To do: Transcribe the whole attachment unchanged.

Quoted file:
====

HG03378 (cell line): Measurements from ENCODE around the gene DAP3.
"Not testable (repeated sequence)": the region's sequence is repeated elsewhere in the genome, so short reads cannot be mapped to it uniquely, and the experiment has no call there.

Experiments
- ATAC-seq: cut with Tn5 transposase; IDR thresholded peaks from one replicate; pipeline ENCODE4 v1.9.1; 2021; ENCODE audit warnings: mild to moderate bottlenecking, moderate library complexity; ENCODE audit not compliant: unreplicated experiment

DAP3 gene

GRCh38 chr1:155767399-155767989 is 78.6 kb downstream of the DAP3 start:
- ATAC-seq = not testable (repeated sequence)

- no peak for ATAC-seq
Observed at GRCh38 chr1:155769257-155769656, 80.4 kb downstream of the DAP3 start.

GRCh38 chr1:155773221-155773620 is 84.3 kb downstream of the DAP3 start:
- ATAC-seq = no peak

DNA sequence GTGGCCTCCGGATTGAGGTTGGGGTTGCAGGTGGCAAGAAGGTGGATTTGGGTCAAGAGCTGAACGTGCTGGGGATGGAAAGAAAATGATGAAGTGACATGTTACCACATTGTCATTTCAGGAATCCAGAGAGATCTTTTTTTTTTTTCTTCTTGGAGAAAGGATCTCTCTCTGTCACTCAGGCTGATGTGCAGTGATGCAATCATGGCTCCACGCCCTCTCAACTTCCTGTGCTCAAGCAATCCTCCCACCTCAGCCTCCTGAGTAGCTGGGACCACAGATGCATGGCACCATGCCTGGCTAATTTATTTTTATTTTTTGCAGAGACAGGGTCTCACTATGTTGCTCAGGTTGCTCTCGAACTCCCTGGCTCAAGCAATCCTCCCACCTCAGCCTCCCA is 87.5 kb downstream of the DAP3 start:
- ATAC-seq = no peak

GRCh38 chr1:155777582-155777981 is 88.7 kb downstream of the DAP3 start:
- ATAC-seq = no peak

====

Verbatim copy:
HG03378 (cell line): Measurements from ENCODE around the gene DAP3.
"Not testable (repeated sequence)": the region's sequence is repeated elsewhere in the genome, so short reads cannot be mapped to it uniquely, and the experiment has no call there.

Experiments
- ATAC-seq: cut with Tn5 transposase; IDR thresholded peaks from one replicate; pipeline ENCODE4 v1.9.1; 2021; ENCODE audit warnings: mild to moderate bottlenecking, moderate library complexity; ENCODE audit not compliant: unreplicated experiment

DAP3 gene

GRCh38 chr1:155767399-155767989 is 78.6 kb downstream of the DAP3 start:
- ATAC-seq = not testable (repeated sequence)

- no peak for ATAC-seq
Observed at GRCh38 chr1:155769257-155769656, 80.4 kb downstream of the DAP3 start.

GRCh38 chr1:155773221-155773620 is 84.3 kb downstream of the DAP3 start:
- ATAC-seq = no peak

DNA sequence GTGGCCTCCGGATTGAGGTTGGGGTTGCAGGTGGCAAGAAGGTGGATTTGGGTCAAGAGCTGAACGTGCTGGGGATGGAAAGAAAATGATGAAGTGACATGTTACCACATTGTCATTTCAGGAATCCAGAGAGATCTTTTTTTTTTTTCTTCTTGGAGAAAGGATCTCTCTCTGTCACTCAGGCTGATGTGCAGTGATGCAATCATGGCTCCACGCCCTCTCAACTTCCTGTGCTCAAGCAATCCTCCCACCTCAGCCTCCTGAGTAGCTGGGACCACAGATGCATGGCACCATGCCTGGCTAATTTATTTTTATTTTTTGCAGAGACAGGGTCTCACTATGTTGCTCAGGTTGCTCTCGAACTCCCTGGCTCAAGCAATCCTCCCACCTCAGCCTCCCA is 87.5 kb downstream of the DAP3 start:
- ATAC-seq = no peak

GRCh38 chr1:155777582-155777981 is 88.7 kb downstream of the DAP3 start:
- ATAC-seq = no peak